And it’s that thought, and that thought alone, that prevented me from watching “Vautler” in anything but a seasick haze. I was a latecomer to Succession, partially because I wasn’t all that impressed by the handful of episodes HBO sent out prior to the series premiere, and partially because even its most acridly comedic moments only serve to remind me of things I spend most of my days trying not to think about. (I’ve been trying to get the sound of Connor telling little Isla that “someday water’s going to be more precious than gold” out of my head for months.) The characterizations and performances eventually develop enough gravity to ground stuff like that, but that old queasiness came flooding back right around the moment Roman—strapped for ideas and time—lobbed this weak-ass pitch at Gerri: “One idea? Pivot to video?”
I’ve watched “Vaulter” twice now, and all the Cousin Greg punchlines in the world couldn’t make it feel any less like an exercise in masochism—and Nicholas Braun does an excellent, stammering, physical job of keeping things light in this episode. In some ways, it’s flattering that an Emmy-nominated HBO drama thinks a website’s tug-of-war against its well-insulated benefactors is worth an hour of Sunday-night primetime. (And that feels like a good place to note that Will Tracy, the former editor in chief of The Onion, is a writer and producer on season two of Succession.) But Jesus fucking Christ was it gutting to watch Kendall channel his off-the-wagon numbness into his dismissal of the entire Vaulter staff. It’s difficult, anxious viewing because of the way Strong delivers Kendall’s boilerplate farewell and how the editors cut from him to the confused, angry, incredulous staffers. (One of whom bears a striking resemblance to our departed colleague Clayton Purdom.) But it’s doubly so stacked up against the memory of a recent afternoon I spent hunkered down in the A.V. Club conference room, as I and the rest of the staff nervously waited to hear if G/O Media still had jobs for us. To put it in the context of the last HBO show we watched this closely, there were plenty of times a Game Of Thrones character stood stridently before someone (or a group of someones) they’d just stabbed in the back, but there’s no episode where it felt like Littlefinger was staring into my eyes and saying, “Food and weed can stay—nobody reads about TV anymore.”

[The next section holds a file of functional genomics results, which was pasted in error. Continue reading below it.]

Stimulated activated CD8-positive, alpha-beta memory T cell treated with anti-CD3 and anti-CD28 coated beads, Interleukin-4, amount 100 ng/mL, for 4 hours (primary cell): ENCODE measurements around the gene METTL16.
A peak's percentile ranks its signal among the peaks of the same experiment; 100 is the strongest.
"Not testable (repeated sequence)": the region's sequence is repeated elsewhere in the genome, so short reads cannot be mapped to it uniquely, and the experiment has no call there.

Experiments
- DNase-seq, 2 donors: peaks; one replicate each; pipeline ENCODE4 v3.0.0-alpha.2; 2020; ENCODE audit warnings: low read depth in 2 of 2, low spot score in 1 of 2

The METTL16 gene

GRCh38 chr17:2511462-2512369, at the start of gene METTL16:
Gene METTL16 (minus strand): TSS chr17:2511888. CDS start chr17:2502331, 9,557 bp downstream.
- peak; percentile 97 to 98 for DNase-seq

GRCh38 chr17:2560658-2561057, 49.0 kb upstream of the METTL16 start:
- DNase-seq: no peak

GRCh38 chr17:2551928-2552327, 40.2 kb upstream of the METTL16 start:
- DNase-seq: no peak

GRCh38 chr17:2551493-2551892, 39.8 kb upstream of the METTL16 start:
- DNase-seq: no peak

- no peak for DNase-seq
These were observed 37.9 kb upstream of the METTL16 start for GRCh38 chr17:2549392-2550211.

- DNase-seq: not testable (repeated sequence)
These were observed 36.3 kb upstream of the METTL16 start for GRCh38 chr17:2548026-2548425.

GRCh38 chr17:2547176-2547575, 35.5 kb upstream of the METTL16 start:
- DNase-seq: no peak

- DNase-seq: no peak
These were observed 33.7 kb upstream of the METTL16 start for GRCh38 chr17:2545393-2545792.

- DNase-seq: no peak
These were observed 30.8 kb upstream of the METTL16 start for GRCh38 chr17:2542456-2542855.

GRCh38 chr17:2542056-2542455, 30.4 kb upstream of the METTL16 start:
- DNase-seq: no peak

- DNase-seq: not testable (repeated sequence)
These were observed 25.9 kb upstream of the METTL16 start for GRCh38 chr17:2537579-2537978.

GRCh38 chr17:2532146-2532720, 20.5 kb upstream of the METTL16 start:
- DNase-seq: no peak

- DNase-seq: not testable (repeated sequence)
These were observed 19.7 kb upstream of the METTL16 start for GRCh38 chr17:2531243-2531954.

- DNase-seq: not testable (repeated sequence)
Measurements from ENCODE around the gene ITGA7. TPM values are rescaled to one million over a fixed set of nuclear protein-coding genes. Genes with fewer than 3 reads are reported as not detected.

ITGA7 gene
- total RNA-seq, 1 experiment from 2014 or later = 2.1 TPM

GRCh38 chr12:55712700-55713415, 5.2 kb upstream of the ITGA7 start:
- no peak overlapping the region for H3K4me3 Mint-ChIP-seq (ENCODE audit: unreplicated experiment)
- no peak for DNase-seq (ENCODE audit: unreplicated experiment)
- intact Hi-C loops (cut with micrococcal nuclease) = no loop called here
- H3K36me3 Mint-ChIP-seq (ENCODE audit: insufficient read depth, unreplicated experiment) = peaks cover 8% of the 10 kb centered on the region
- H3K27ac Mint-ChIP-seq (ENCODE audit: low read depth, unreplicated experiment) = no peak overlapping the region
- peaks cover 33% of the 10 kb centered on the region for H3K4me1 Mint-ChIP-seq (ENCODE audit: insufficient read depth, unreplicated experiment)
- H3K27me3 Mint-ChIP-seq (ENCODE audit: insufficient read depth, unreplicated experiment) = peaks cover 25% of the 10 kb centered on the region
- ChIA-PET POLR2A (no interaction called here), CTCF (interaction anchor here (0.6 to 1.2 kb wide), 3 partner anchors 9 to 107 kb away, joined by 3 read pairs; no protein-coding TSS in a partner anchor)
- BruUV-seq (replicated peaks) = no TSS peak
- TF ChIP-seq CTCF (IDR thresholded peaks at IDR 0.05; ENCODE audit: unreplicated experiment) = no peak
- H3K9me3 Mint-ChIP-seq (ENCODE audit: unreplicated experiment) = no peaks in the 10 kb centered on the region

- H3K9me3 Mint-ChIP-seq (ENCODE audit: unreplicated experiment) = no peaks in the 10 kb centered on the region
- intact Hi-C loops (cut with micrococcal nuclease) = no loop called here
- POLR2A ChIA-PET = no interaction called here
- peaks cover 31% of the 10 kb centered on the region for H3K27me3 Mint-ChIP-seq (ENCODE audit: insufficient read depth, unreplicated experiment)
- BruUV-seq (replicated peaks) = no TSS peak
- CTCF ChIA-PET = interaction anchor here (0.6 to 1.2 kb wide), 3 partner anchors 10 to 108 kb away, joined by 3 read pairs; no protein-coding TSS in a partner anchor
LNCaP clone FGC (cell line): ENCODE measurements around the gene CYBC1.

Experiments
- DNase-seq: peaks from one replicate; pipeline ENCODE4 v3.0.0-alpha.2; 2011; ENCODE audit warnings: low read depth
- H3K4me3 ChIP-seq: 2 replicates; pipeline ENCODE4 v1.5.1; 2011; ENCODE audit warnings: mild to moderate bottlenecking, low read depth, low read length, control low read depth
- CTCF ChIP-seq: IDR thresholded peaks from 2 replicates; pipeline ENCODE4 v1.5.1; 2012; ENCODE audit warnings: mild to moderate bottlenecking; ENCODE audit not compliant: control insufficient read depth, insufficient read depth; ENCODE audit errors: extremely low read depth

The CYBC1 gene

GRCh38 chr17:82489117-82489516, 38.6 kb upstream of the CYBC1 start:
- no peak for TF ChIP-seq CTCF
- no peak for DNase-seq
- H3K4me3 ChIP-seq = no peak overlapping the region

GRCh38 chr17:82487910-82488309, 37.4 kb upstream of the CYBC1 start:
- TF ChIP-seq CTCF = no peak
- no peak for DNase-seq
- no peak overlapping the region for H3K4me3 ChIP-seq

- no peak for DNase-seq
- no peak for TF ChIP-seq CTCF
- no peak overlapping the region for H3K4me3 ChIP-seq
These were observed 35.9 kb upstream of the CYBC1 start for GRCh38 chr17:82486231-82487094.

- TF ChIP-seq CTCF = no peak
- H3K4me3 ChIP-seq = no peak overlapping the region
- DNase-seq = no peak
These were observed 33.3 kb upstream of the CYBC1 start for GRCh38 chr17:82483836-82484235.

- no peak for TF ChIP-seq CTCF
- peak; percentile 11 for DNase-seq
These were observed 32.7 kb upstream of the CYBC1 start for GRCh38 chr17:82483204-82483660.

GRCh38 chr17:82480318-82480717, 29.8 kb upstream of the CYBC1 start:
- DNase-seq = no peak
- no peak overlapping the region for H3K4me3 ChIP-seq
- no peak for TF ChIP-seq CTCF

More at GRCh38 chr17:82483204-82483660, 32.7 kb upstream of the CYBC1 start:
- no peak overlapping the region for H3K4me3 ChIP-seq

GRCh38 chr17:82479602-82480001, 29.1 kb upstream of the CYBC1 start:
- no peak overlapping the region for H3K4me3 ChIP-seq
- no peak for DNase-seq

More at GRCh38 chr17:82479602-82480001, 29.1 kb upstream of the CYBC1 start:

Which raises a bigger question about “Vaulter”: Is anybody outside of media circles going to care? Smarter people than I have pegged Succession as the new show that the press pays a disproportionate amount of attention to, relative to the size of its audience. (See also: Mad Men, Girls.) I can’t help but think that the level of “I feel seen” projected by this episode is going to change that. But I also suggested this roundtable to Randall in the first place, so who’s really guilty of navel-gazing?